The Tattoo’d lady

I have a lot of tattoos. I don’t have one little tattoo like a flower or a butterfly on my ankle. Fully half of my left calf is inked. It is impossible to miss when I wear shorts or a short dress. Half of my right shoulder is inked too, but that is only visible when I am at water aerobics. I rarely wear short sleeve shirts, but that was true even before I got tattoos.

The most interesting thing to me is that people will often say that I don’t look like someone who has tattoos. Oddly, that is in part a reason why I have so many tattoos. Sure, I have the tattoos I have because they are meaningful to me, but I also have them because I think it is important to shake up people’s expectations.

So many people don’t really think about anything, it seems. They have their patterns and their expectations, and they are happy to live with them. When they apply “the usual” pattern to a situation or a person, they stop seeing things as they are.

They start seeing things as they think they are.

They stop seeing at all.

I have tattoos as reminders. I have tattoos as goals. They are milestones and markers, of achievements I have made, yet also of aspirations I have.

They function as a sort of Rorschach test too. If people are brave enough to ask me about them, then I ask them which one caught their eye. Then I tell them the story that goes along with that tattoo. It turns out that is the story that they need to hear that day to learn something.

I expose myself when I tell these stories. I may let people know that I am bipolar and have been in a mental hospital twice. I may let people know that God has revealed himself to me.

Are these two things connected? Perhaps.

Sometimes my tattoos create a bridge, and sometimes they create a wall. I’m ok with either. I’m ok with anything that gets people to engage, to wake up, to notice. I’m ok with anything that shakes people out of their complacency and makes them think.

Sometimes this means people are against me from the beginning, because I have marked myself as “other”. I am one of “those people”. But then they look at my smile, and how I am dressed, and where I am and they start to wonder. Their hard expectations of who I must be start to wobble a bit.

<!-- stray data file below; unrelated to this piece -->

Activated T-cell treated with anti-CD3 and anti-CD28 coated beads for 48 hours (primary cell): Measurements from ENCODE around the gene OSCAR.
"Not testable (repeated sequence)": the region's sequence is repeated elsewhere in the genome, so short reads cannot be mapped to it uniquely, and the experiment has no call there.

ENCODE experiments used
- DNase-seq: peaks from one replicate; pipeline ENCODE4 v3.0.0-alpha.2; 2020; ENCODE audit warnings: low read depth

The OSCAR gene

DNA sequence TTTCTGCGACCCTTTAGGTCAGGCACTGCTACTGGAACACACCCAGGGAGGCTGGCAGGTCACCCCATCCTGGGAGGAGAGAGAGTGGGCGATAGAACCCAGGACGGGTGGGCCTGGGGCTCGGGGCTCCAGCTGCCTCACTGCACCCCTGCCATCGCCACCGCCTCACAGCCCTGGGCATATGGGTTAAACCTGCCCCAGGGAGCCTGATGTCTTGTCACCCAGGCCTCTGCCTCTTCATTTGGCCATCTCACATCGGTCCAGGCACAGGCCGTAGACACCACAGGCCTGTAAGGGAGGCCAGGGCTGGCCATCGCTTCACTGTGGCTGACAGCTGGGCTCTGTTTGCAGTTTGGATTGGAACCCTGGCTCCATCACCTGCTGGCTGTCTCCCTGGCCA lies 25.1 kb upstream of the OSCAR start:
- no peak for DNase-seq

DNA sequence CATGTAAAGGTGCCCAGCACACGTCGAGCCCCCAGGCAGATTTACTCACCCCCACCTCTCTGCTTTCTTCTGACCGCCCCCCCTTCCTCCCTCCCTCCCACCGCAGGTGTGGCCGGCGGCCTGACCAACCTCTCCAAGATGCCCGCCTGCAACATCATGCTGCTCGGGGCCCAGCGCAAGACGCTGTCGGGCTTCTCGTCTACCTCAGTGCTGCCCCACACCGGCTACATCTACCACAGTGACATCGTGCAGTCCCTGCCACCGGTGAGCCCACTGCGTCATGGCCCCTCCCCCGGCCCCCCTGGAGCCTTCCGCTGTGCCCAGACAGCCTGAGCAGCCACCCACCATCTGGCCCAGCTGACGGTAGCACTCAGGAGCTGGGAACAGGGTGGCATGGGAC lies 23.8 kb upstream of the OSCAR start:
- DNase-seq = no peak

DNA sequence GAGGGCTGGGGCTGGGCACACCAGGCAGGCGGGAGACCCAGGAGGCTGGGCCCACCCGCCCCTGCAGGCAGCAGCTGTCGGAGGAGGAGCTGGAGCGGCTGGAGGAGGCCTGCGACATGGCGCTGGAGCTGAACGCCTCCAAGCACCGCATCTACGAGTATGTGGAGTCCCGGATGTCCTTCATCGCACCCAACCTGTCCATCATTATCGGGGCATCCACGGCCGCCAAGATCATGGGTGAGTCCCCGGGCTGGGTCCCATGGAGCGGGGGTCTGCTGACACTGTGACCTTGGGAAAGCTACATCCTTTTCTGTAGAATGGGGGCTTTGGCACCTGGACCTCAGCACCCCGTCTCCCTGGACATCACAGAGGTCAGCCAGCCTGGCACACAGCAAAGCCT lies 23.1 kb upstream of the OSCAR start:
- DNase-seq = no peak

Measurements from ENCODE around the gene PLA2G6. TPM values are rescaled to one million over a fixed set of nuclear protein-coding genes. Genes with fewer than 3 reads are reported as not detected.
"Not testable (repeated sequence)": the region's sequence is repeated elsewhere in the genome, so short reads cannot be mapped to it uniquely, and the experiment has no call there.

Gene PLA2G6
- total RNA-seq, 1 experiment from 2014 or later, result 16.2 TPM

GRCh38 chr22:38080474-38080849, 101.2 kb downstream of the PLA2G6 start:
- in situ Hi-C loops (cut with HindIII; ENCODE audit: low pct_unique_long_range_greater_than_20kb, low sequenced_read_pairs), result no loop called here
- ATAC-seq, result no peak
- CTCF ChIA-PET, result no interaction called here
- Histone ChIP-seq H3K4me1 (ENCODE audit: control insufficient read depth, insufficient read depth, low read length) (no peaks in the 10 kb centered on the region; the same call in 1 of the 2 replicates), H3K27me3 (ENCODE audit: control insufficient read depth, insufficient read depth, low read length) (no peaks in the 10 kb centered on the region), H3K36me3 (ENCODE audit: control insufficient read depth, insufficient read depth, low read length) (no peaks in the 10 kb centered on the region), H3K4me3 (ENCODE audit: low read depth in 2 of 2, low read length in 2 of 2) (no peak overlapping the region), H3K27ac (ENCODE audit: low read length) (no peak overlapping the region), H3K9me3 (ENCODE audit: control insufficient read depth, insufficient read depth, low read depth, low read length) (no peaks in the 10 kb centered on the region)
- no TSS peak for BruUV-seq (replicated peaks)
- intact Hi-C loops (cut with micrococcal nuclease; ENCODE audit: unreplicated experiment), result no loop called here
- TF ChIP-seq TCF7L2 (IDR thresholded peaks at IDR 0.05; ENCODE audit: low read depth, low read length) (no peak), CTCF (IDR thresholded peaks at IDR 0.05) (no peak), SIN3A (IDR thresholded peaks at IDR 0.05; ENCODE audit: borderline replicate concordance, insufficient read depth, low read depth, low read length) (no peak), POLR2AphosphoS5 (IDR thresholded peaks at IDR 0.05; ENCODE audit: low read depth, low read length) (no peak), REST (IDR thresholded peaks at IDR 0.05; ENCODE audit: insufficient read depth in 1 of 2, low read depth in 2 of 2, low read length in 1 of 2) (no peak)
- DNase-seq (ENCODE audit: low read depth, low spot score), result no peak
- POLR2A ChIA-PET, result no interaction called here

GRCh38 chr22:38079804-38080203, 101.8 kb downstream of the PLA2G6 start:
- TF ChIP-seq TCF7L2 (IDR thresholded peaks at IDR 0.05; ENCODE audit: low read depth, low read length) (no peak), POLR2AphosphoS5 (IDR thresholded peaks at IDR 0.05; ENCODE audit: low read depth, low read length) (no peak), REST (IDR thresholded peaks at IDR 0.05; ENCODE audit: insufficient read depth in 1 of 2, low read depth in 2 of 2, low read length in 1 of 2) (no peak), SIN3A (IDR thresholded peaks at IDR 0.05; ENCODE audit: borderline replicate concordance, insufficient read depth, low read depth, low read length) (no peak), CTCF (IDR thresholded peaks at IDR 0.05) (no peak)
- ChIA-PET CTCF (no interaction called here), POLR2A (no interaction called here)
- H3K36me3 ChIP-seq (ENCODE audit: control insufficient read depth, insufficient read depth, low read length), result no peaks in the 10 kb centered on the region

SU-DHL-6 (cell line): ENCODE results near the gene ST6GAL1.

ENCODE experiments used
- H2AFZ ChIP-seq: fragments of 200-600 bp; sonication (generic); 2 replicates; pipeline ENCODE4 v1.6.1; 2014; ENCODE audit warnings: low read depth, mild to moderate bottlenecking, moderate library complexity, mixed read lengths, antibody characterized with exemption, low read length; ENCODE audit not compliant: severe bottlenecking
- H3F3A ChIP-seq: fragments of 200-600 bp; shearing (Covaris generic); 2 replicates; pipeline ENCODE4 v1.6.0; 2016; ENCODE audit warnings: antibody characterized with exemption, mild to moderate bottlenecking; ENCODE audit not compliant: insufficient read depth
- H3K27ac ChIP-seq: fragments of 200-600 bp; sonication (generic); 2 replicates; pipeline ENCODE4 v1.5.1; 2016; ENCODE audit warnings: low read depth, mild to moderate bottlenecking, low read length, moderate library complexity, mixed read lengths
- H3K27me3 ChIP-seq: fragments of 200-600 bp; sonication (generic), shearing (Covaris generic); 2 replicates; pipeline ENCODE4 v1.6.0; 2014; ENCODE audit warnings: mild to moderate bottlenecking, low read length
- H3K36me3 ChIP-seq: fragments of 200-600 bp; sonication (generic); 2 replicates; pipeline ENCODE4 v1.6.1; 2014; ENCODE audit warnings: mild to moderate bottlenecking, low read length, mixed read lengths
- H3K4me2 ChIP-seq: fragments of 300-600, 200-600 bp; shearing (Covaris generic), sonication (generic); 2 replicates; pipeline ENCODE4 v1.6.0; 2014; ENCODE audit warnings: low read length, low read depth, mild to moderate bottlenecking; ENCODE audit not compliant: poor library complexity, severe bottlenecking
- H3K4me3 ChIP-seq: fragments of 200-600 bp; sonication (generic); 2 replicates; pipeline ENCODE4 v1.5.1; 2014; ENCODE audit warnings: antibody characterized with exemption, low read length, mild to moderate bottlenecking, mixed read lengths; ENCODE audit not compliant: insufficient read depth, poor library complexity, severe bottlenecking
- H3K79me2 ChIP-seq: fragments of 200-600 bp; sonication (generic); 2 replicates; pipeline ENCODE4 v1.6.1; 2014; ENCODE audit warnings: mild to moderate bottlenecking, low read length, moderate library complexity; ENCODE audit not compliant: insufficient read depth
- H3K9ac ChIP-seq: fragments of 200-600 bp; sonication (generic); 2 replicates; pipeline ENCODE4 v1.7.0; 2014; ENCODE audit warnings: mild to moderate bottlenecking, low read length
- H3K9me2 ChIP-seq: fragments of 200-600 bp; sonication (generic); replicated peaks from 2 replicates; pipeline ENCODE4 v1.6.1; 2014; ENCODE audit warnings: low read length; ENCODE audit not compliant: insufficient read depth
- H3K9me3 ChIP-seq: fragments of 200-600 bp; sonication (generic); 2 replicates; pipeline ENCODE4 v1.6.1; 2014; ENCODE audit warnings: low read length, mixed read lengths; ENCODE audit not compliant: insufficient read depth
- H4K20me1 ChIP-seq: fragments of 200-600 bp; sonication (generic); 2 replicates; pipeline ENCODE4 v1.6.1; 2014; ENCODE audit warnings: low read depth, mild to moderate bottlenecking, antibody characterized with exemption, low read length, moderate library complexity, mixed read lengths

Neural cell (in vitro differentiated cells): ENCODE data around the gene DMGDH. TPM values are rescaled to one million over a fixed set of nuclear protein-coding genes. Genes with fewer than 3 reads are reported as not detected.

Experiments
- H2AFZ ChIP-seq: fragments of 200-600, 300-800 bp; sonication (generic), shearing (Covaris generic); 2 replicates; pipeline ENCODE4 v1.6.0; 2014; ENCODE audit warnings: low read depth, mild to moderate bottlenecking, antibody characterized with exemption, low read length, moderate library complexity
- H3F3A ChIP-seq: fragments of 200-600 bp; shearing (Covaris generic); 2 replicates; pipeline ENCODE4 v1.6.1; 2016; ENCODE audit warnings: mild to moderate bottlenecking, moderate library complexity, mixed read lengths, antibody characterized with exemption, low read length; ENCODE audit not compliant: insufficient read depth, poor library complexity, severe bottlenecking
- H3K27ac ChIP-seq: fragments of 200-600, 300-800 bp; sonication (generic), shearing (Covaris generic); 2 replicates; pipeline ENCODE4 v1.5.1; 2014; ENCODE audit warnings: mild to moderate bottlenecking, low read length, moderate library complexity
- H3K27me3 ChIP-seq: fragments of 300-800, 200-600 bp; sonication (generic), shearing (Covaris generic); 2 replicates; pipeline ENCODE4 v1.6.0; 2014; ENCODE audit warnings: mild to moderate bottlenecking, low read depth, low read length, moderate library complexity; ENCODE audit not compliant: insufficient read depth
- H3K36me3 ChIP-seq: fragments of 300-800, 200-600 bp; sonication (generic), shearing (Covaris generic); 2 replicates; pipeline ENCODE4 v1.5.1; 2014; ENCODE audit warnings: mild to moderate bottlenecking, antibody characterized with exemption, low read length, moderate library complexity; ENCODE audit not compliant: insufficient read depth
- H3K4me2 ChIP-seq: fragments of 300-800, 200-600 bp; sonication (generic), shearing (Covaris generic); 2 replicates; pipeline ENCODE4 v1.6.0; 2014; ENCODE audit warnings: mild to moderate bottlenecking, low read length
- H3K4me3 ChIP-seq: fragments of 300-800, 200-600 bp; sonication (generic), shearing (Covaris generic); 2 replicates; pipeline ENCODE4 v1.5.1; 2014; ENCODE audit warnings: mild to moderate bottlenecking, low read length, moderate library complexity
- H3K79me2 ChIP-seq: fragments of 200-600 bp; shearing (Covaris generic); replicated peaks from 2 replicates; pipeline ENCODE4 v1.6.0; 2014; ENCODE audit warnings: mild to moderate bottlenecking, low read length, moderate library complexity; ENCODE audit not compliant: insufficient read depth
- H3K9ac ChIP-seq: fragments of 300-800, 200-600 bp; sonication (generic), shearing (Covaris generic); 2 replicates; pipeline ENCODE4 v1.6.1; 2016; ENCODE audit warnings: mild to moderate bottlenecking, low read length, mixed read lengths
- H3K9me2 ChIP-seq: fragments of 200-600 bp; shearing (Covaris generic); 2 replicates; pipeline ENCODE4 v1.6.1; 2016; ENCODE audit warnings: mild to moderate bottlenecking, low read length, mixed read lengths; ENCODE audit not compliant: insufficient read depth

When people decide that I’m not like them because of how I am marked, it says more about them than it does about me. This too is useful for me.

In the most literal way I am “colored”. I do feel “other”, an outcast, a minority. I have chosen to highlight it rather than hide it. I have chosen to express on my outside how I feel on my inside.

I don’t show my tattoos all the time, however. There are some situations where it is important to keep a low profile. There are some situations where discretion and decorum are an advantage. But there are others where I have revealed myself to be “in” by showing my tattoos.

Small-town Southerners are generally not welcoming of tattoos. I often get open stares in rural areas, you know, the ones where everybody is the same color and a member of the same faith.

In college towns or towns where there is a diversity of cultures and views my tattoos are often admired.

So, in a way, my tattoos are also like a barometer or a thermometer. They tell me a lot about the local culture.

Handout, handbag

I was walking downtown and saw a black man cross my path. He was a bit shabbily dressed – worn t-shirt, baggy jeans. While I’ve been taught to be wary of strangers, I’ve been taught that message applies double to black men.

Is it fair? Is it fair that I have been taught to think that a black man wants something from me? My handbag. A handout. Or something more heinous.

How much have we created the very thing we expect, by expecting it? If the only interaction white people, white women especially, are able to have with black men is an adversarial one, it is all we will have.

People need to interact with each other. It is part of what makes us human. We live in community. It is our common life that sustains us.

We may think we live independently, but we don’t. We eat food that is grown and harvested by others. We use electricity and water that is harnessed and directed to us by others.

When we allow only a small kind of interaction, and a warped kind of interaction at that, to take place between entire groups all the time, then we are short-changing individuals of their basic humanity. We are seeing them as things and not as people.

Perhaps I was taught that black men are lesser are thieves and beggars because that is what was seen as the truth by my role models. Perhaps there were far more bad examples than good examples for them.

But perhaps there were far more bad examples because that is what they were looking for. Perhaps they created this reality.

In the child rearing books that I have read, you are supposed to ignore the bad behavior and praise the good. Children, like all people, crave attention. Even if it is negative attention, it is still attention. If we focus and give energy to bad behavior, we will get more of it.

If we tell black males that we will relate to them only in terms of being thieves or thugs or transients, we will get more of it.

Time to change the script.